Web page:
When I first heard that Elvis Costello was aiming for a show at the Performing Arts Center, a rapid montage of memories started swirling in my brain. The rotation lingered on for more than a few moments.
I immediately thought of the first music video I ever saw of Costello and his old band the Attractions — a jungle-based clip for the 1978 anthem "(What's so Funny 'Bout) Peace, Love and Understanding." The infamous incident in late 1977, when Costello and the Attractions performed on Saturday Night Live, came to mind (Costello and the band infuriated Lorne Michaels by launching into a rendition of "Radio Radio" without permission). I remembered the fake Prince Charles and Lady Diana characters from the video for 1983's "Everyday I Write the Book." His weird cameo as a bartender in the 1997 flick Spice World came to mind. So did his brief appearances in two episodes of HBO's current series Treme.
I mentally flipped through the classic New Wave-era Costello albums, starting with his first solo disc, 1977's My Aim is True (featuring the ballad “Alison”), released just before he assembled the Attractions. I conjured up images and melodies from 1978's This Year's Model (the song “Lipstick Vogue” stood out). I grinned as I recalled the punctuated punk/pop/reggae stylings of drummer Pete Thomas and the retro-organ stylings and classy piano of keyboardist Steve Nieve on the 1979 masterpiece Armed Forces (Costello's all-time best seller), with cleverly arranged, amusingly cynical tracks like "Accidents Will Happen," "Goon Squad," and "Two Little Hitlers."
I referred to my weathered Rough Guide to Rock for the accurate discography, starting with the Motown-inspired Get Happy! (1980) and going through Nashville-styled Almost Blue (1981) to the folk-pop of King of America (1986) and animated pop fun of Spike (1989). It mentioned Costello’s unusual collaborations, too, including projects with the Brodsky Quartet, Paul McCartney, Burt Bacharach, Diana Krall, the Pogues, and T-Bone Burnett. I don't dig everything Costello recorded, but I love that he did it all.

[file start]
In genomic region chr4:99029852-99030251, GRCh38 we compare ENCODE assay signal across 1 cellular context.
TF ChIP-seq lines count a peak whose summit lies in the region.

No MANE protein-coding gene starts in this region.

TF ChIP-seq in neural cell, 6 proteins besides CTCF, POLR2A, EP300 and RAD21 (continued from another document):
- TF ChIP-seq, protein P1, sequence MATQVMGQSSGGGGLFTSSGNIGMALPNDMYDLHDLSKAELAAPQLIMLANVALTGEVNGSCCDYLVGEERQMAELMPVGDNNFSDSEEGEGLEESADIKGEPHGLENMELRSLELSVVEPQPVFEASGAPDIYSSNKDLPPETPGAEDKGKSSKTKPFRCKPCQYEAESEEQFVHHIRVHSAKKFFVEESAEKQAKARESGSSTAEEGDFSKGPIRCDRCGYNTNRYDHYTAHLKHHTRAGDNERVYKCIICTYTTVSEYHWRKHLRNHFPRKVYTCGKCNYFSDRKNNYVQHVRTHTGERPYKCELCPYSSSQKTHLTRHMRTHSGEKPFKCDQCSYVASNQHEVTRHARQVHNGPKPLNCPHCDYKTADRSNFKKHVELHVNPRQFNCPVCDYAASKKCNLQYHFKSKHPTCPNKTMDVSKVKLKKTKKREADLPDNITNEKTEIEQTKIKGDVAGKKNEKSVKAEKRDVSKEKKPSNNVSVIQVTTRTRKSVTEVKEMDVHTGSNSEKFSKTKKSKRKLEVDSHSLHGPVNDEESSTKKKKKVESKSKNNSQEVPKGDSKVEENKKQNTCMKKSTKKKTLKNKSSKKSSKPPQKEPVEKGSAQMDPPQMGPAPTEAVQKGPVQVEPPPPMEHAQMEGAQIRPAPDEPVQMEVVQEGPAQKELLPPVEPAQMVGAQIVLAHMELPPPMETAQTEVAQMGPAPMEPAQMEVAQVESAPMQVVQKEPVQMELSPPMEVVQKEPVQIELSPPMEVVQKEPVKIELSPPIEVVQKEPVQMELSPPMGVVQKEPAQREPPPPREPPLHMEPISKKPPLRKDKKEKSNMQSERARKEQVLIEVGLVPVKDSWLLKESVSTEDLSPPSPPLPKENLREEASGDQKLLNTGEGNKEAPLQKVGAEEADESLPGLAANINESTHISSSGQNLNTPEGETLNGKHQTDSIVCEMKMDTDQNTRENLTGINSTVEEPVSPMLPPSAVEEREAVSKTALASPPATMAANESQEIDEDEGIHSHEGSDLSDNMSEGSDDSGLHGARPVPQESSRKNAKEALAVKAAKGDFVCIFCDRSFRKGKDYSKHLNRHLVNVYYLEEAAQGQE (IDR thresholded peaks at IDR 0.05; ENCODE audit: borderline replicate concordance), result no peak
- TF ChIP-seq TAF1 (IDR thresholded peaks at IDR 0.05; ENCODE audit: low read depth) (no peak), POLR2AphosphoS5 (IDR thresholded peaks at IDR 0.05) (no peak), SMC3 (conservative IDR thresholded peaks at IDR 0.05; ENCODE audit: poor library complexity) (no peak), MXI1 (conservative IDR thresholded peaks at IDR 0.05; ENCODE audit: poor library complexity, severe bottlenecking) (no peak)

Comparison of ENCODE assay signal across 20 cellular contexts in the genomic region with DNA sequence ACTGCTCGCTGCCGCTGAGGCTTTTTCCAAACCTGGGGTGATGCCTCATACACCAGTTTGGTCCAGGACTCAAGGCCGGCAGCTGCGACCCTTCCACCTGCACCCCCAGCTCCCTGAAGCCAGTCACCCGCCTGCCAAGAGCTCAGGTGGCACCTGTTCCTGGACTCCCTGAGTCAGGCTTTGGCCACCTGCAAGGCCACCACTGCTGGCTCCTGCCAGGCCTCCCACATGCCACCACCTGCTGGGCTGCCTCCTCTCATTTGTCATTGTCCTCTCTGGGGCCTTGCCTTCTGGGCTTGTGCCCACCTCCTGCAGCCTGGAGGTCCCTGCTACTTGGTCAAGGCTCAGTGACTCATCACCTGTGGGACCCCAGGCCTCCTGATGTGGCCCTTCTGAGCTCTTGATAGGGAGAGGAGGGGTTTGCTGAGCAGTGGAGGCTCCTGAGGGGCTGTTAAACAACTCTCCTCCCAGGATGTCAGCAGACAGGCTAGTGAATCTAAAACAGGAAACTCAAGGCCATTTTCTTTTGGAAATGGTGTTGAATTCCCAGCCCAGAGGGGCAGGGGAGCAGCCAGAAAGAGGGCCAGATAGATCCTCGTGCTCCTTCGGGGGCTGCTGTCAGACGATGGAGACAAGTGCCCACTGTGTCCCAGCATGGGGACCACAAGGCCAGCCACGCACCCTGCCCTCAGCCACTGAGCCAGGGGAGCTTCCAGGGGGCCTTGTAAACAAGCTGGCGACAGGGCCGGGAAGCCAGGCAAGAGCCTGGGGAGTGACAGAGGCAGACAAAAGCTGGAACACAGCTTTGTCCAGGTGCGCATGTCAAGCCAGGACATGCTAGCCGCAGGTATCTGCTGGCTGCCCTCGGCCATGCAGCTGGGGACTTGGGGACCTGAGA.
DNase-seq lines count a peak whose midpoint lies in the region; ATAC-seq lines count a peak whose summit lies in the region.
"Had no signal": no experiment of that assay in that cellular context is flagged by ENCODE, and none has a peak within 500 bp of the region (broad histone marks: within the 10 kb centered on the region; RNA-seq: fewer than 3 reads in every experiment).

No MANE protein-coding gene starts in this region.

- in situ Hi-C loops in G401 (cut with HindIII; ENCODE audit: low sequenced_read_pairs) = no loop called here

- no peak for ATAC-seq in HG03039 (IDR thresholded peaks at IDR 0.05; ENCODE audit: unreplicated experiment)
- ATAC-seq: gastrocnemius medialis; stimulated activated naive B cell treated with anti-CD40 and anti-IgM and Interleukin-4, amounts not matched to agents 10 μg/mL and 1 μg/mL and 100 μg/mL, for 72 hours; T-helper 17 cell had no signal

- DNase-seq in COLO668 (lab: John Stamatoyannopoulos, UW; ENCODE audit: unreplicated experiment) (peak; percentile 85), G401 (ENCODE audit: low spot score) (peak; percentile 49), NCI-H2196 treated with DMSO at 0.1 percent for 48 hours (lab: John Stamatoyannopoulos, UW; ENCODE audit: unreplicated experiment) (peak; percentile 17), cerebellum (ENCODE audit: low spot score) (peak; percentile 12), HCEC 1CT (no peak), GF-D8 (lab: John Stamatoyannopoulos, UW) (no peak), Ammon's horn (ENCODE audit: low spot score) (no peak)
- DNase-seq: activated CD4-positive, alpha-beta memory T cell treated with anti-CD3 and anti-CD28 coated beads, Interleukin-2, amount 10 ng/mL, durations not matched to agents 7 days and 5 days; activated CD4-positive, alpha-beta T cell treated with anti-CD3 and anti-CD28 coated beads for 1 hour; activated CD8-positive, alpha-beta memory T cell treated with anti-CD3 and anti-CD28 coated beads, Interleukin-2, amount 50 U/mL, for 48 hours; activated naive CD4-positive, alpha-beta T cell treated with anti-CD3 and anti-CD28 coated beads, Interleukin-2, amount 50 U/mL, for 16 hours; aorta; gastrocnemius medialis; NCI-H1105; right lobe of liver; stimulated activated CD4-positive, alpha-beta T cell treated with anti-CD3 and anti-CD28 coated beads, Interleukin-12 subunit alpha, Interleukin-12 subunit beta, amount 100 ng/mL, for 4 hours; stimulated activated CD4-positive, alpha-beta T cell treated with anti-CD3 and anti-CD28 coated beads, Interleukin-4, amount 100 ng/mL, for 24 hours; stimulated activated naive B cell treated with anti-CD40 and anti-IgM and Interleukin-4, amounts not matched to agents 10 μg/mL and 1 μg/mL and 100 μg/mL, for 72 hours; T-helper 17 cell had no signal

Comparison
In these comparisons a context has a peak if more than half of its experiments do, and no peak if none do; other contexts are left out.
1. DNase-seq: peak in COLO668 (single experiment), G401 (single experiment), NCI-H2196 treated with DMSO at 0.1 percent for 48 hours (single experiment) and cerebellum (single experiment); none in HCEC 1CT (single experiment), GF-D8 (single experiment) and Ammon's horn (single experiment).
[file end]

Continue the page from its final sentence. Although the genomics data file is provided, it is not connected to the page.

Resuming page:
Costello never followed the traditional trajectory of normal pop stars. His body of work as a songwriter, vocalist, and performer is ever-expanding. As a showman, he's a unique class act. Song-wise, his eclectic library of work is massive. And that's what is exciting about this week's concert.
Costello and the Imposters — bassist Davey Faragher and two former Attractions, Nieve and Thomas — bring what they call the Spectacular Spinning Songbook to the stage. It's a game-show-type wheel that features 40 song titles, including hits, rarities, and covers. Audience members will be invited onstage, where they can spin the big wheel.
They'll also have the chance to enter the Hostage to Fortune Go-Go Cage while the band plays their song selection. An on-stage Society Lounge will be on hand, too.
Rolling Stone recently said the show had the "kitsch of a game show and lounge act: a bar, a go-go cage with dancer, and an Austin Powers-style hostess-dollybird ," adding, "when he wasn't singing or slamming at his guitars, Costello worked the stage like a burlesque-club emcee, cracking wise at a mile a minute and spinning a dandy's walking stick."
I bet there'll be a slight sneer underneath the showbiz mischief.
Costello doesn't usually let most of his set list be chosen by audience members who get invited on stage to spin a wheel. My head is just spinning thinking about all the possibilities.
Elvis Costello and the Imposters
North Charleston Performing Arts Center
Mon. July 18
$69.50, $59.50, $49.50